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The year is 2100 and factory farming either does not exist anymore or is extremely rare. What happened?

I think getting attention would increase the impact of this project a lot and is probably pretty doable if you are able to find an institutional home for it. I agree with Yanni's sentiment that it is probably better to improve on this project than to wait for another one that is more optimized for public attention to come along (though am curious why you think the latter is better).

What do you consider the purpose or theory of change of this project? I assumed it was to put pressure on the AI labs to improve along these criteria, which presumably requires some level of public attention. Do you see it more as a way for AI safety people to keep tabs on the status of these labs?

If you had to place the different kinds of work within farmed animal welfare (e.g. corporate pressure campaigns, alternative proteins, persuading people to be vegan, etc) into different tiers based on how optimistic you are about them (e.g. 'very optimistic', 'moderately optimistic', etc) what would they look like?

I agree that it's surprising this doesn't receive more attention in EA. I imagine a big part of it is it would get a lot of pushback from the more rationalist EAs who feel like it's too 'woo'/new age-y and find the stigma/connotations/vibes around it offputting. It does get a fair bit of attention on Twitter/X though- you might be interested in the discussion around this post.

I do think there would be some appetite in the community to fund research related to this, but am not sure it would appeal to the usual 'big funders'.

I like the idea of having a more casual and lighthearted version of the podcast but I agree with Jamie's comment that it's worth thinking more explicitly about what the value add is for people listening. Like you said, most of the people listening to these episodes will probably already be very involved in EA (much more so than for the main 80k podcast), and to me the first two episodes felt a bit like listening in on a random conversation at an EA party—I didn't feel like I got much out of it, and more importantly, I couldn't tell what you intended for me get out of it. In contrast, the most recent episode was much better and had a lot more directly useful insights. I know the podcast is still in its infancy and you're still 'finding your voice', so it's great to see such a big improvement only three episodes in.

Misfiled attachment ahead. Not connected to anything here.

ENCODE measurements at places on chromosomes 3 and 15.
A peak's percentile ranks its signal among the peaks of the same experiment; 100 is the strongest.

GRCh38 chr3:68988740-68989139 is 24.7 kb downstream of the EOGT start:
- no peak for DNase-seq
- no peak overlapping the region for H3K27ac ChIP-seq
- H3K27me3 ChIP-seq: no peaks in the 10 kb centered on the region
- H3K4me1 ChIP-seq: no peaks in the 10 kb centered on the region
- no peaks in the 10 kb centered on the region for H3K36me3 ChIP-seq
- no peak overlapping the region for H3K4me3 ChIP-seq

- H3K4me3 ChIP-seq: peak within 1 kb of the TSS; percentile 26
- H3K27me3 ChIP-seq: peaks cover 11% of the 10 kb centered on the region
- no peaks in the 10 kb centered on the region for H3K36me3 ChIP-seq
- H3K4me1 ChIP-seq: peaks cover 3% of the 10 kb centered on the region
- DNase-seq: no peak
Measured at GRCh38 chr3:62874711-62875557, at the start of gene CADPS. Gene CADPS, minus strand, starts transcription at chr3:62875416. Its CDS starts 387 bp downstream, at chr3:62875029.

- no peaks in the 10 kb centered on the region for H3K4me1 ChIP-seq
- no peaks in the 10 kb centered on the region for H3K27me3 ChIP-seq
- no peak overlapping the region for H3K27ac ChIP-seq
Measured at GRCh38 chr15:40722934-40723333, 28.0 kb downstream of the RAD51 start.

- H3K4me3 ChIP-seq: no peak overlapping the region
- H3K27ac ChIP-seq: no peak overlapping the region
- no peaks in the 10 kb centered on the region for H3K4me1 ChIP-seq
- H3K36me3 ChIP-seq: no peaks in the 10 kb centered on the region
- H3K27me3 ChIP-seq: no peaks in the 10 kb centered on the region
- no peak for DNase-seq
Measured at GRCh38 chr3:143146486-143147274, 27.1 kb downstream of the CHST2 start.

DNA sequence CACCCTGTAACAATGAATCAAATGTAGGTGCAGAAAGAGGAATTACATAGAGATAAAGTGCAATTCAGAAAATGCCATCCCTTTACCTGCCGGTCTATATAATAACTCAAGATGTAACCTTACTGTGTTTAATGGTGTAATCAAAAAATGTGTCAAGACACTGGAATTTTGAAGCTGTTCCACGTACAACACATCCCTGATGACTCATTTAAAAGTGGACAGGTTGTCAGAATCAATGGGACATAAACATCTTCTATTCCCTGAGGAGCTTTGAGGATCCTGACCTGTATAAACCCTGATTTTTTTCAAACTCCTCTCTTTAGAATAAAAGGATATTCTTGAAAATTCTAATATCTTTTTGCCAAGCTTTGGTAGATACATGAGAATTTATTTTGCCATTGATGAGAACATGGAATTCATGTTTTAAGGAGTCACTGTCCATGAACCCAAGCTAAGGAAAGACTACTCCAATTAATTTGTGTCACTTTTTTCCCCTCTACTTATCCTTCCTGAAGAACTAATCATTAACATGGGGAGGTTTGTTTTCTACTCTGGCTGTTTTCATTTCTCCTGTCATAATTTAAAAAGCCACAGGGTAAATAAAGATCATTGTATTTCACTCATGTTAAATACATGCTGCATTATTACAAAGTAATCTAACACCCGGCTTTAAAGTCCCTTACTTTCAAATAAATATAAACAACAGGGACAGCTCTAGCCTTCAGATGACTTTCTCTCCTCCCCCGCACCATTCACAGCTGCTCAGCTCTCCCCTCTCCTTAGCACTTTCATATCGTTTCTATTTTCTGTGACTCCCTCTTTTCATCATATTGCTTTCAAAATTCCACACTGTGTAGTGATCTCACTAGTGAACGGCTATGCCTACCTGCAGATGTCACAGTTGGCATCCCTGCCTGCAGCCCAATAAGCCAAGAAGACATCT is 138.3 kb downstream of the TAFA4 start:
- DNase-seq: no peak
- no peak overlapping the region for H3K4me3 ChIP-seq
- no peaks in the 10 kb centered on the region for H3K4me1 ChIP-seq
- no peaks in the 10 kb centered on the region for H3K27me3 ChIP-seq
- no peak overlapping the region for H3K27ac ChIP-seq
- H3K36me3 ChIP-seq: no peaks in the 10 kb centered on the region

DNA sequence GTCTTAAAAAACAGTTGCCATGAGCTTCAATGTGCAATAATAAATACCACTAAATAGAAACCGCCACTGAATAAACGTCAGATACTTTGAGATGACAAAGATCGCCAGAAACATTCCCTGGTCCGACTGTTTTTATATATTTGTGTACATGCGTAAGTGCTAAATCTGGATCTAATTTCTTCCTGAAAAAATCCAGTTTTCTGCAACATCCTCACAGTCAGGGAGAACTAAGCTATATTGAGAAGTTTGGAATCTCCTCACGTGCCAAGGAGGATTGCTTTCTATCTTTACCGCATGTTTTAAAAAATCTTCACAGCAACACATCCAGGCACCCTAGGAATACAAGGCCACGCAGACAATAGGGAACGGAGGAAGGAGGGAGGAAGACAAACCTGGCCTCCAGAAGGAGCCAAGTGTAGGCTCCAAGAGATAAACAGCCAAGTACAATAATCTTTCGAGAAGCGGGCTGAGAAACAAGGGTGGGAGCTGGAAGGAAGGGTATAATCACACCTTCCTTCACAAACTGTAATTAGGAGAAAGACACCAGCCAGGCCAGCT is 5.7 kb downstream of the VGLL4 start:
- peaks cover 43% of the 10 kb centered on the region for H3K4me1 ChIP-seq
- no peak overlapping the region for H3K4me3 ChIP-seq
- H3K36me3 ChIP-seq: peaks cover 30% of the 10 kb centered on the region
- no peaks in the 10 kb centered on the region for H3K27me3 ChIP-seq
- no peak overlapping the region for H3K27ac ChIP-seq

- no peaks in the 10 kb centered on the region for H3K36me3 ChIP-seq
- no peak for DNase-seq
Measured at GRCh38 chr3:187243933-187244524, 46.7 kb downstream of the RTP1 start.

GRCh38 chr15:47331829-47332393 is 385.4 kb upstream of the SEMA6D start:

As for names, I would call it something like: 'After Hours in the Office', 'After Hours with the Staff', or '80k Off The Clock'.

Even if your current best guess is that it's not causal, if having a PhD meaningfully increases your chances of getting hired conditional on having applied, that information would help candidates get a better sense of their probability of getting hired

[edited to specify that I meant conditional on applying]

Right, but there is definitely a way you can communicate this information without being misleading. You could say, "in previous rounds, >50% of successful applicants had a PhD, but we do not assign weight to PhDs and do not believe there is a direct causal relationship between having a PhD and receiving an offer".

I think employers could just disclose that- "We do not assign any weight to having a PhD, but in previous application rounds, >50% of successful applicants had a PhD".

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